The attacks of 9/11 galvanized a phalanx of scholars to dissect terrorism from every angle. What they've learned so far may surprise you.
It was a bright September day, yet Claude Berrebi felt unsettled, an odd mix of apprehension and exuberance familiar to new graduate students with a lot of decisions to make.
He was glad, though, to be sure of one thing: His doctoral research at Princeton University would focus on the economic impact of special-education programs. It was a solid subject, Mr. Berrebi knew, but it was to be a short-lived certainty.
While he was eating breakfast, an airliner struck a New York skyscraper 50 miles away - and then another. As he watched on TV, tears welling in his eyes, he began to think: What could he do?
For Berrebi and a growing cadre of academicians, the Sept. 11, 2001, terrorist attacks have acted as a catalyst, giving a new urgency to their research and steering them in unexpected directions.
Though American higher education sports a well-deserved reputation as aloof from current events, some say the ivory towers' research community this time is responding.
In the days and weeks since 9/11, what they have learned about the roots and branches of terrorist organizations has at times buttressed conventional wisdom - and more often defied it.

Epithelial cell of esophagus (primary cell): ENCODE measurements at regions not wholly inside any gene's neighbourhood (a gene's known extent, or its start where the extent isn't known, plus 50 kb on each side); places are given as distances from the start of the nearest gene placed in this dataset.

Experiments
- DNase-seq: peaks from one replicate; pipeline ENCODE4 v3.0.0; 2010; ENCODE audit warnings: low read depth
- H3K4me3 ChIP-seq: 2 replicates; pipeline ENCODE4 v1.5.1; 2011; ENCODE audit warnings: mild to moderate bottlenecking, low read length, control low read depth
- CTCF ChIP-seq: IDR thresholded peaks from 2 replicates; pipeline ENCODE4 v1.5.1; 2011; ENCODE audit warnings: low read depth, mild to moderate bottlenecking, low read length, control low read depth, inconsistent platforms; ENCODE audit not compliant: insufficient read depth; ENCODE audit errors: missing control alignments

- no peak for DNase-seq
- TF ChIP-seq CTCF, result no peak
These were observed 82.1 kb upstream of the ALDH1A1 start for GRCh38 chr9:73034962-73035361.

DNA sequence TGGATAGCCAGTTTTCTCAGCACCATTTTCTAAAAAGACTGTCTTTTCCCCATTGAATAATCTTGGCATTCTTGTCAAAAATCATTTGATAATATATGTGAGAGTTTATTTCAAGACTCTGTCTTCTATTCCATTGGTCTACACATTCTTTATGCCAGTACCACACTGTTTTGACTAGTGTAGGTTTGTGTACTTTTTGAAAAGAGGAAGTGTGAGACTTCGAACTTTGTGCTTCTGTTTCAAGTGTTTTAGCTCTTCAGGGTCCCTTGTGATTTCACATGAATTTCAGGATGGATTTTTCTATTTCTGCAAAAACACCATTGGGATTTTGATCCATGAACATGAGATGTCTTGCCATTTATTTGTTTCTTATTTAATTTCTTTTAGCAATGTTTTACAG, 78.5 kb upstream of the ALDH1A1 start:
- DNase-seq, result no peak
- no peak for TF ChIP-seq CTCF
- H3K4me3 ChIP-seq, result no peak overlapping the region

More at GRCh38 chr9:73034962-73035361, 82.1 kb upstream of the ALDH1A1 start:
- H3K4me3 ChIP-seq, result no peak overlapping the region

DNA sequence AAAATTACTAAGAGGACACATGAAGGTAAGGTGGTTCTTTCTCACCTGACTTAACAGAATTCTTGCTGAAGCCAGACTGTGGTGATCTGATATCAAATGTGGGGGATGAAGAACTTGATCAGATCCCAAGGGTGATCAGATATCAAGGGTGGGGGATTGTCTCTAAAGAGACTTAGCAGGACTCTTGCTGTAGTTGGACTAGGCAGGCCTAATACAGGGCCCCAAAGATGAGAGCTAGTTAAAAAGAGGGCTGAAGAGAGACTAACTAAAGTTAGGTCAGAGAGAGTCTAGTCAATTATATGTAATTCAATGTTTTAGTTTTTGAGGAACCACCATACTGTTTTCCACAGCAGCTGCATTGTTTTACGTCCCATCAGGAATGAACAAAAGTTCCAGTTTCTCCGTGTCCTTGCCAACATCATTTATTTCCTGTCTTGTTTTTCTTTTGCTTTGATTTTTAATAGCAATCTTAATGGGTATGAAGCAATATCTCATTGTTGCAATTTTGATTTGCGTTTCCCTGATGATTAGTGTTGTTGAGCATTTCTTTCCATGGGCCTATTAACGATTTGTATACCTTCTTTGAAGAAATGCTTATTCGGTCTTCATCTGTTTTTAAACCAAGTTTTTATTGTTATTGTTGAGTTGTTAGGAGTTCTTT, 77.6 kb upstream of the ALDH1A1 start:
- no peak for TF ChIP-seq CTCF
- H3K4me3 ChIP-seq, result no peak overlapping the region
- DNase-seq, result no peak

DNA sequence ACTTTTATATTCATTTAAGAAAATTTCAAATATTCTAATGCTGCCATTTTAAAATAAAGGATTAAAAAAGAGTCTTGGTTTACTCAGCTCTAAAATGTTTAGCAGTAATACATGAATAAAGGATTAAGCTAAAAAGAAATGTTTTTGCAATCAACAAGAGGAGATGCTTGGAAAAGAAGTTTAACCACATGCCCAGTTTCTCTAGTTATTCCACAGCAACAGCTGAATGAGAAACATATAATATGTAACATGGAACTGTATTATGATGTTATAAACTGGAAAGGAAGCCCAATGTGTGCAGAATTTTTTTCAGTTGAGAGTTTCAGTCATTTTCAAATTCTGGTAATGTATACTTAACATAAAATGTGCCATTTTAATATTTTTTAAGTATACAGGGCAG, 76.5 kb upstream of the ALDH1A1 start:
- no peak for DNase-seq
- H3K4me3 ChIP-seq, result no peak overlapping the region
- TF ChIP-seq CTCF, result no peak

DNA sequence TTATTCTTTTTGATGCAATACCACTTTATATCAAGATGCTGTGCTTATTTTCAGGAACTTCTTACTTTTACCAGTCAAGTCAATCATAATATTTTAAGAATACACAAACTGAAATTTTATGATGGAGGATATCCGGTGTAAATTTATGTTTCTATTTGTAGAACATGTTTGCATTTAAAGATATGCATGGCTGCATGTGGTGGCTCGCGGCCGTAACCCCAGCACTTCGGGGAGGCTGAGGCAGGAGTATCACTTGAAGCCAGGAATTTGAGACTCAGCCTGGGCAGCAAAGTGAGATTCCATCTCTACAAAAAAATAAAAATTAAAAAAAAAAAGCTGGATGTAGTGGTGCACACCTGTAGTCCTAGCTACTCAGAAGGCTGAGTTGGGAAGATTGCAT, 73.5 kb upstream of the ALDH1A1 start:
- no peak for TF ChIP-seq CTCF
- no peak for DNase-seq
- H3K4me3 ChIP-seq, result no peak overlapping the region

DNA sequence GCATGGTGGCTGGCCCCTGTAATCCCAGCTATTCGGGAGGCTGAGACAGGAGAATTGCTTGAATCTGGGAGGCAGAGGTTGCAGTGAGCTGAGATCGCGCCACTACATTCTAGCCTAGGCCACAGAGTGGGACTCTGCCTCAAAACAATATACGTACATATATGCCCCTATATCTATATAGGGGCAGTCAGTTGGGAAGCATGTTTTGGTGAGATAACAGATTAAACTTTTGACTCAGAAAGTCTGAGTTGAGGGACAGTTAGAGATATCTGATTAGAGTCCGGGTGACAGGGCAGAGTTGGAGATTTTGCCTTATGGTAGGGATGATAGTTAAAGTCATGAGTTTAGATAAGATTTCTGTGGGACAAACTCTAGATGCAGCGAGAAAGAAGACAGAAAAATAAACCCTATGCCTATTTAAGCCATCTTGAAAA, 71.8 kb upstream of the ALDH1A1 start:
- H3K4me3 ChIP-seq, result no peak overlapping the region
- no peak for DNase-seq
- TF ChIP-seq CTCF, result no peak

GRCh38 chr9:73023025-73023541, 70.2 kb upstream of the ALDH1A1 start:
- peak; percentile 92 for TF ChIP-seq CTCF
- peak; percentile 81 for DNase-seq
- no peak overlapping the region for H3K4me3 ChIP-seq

Who knew, for example, that so many terrorists came from the ranks of the middle class? Or that between 1980 and 2000 the annual rate of suicide bombings multiplied by more than 700 percent?
Early on, the university response was primarily cathartic: campus town-hall meetings, candlelight vigils, forums. Then came courses with "terrorism" in the title. Soon, government dollars began flowing
to hard-science labs on campuses to develop technologies for homeland security. More gradually, terrorism is gaining attention in the "soft sciences" - geography, psychology, economics, political science, history. The focus is the elusive "why" that explains the root causes of terrorism.
Clearly, most researchers have not altered their plans; they are locked into studies that took years to develop. Others have felt terrorism is not fundamental to their studies.
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